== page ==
As the dust storms increased many of the farm families and a few of the town residents had to pull up stakes and look for greener pastures.  As a kid working around the service station I observed first hand family after family load all their belongings into cars and onto pickups and head out to find new homes.

A Colorized version of a 1930’s Baca County Dust Storm

   Even these many years later I remember three families who moved to southern Louisiana.  At least three families moved to Idaho, some to Oregon, some to California.  Several families moved to western Colorado, others to the Canon City/Penrose area.  It was not quite like a scene from Grapes of Wrath, but the Vilas community suffered the loss of many fine families.

   For those who stayed, times were hard.  Many farmers found work with the WPA, building bridges, roads and public buildings.  They would plant crops only to have them wiped out by the dust storms.  Then there were plagues of grasshoppers and the increase of jack rabbits.  Those critters increased in population until the famers had to organize rabbit roundup to reduce the population.  On one occasion Army Worms invaded an area near Vilas.  They stripped every garden as they moved from South to North for several miles.

   It was unbelievable how the dust swirled around houses and barns and drifted much like snow.  Farmers had to shovel the snow (dust) away from their front doors to gain entrance.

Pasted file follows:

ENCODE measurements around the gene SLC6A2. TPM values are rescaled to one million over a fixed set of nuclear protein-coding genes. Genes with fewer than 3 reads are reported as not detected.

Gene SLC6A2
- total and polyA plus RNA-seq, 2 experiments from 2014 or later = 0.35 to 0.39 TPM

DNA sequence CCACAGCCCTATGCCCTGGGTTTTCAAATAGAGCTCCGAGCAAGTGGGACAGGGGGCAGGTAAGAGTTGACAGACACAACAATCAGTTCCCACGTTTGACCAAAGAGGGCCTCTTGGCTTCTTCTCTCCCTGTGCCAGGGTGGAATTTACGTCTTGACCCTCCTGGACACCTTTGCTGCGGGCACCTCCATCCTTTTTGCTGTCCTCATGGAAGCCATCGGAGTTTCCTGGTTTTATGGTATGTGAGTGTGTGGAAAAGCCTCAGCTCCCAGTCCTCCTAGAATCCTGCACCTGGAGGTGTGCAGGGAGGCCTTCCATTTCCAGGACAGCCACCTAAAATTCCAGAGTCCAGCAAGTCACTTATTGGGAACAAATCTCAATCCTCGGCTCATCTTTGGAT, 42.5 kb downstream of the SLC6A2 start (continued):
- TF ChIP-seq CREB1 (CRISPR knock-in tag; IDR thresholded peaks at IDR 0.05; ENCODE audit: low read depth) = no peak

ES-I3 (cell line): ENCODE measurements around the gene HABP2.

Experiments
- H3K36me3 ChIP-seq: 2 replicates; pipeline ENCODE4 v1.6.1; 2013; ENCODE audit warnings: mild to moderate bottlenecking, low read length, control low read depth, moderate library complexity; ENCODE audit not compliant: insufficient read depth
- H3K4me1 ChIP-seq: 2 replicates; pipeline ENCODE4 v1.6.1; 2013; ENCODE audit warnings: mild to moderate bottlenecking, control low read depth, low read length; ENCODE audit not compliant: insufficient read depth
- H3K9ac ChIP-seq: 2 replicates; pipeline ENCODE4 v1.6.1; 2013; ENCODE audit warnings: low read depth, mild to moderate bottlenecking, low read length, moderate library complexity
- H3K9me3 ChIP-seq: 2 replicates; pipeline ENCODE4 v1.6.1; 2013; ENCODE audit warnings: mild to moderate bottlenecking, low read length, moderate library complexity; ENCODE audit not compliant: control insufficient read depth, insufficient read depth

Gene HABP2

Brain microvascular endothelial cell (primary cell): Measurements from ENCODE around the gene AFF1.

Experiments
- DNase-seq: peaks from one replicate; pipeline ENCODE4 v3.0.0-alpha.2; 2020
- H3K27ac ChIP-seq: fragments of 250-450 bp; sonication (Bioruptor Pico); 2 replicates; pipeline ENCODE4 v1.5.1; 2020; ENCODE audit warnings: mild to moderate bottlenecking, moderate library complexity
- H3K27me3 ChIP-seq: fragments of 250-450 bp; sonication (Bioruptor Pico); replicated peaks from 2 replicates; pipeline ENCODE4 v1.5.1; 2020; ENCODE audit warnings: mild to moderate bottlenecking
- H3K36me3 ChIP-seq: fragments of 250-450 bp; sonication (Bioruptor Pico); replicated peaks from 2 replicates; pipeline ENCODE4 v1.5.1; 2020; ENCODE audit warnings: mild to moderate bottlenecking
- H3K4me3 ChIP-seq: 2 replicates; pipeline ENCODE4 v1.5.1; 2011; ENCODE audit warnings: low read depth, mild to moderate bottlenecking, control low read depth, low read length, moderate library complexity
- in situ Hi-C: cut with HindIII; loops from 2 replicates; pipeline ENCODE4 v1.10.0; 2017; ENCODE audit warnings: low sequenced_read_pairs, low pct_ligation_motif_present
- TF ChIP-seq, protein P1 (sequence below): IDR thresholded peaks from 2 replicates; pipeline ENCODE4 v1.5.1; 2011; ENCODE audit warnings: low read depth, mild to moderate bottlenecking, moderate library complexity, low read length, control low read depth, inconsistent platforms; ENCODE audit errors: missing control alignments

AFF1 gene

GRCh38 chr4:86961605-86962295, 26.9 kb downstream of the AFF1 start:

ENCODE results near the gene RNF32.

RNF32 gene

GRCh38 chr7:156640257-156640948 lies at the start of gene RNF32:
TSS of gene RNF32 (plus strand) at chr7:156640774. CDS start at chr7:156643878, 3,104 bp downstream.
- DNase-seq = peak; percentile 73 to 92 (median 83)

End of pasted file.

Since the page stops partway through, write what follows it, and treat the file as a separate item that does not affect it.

There was one crop that seemed to thrive quite well during those days and that was broomcorn.  Tons of it was raised in Baca County, and if my memory serves me right, the town of Walsh became known as the Broomcorn Capital.

   But raising this crop was not easy.  It was strictly a dryland, crop and farmers spent long hours in planting it, weeding it, and then harvesting it.  Since no machine has been invented to cut the crop, it had to be harvested by hand.  Broomcorn cutters came from eastern Oklahoma, Western Arkansas, Southwest Missouri and other areas to cut broomcorn in the Fall of the year.

   One farm couple I was personally acquainted with hired 8 to 12 men during broomcorn harvest.  This couple had to get up by 5 a.m. and have breakfast ready for these men. They turned their double garage into a cook shack during this time.  They served bountiful meals, prepared lunches for the men to eat in the field, and another wellcooked evening meal in the cook shack.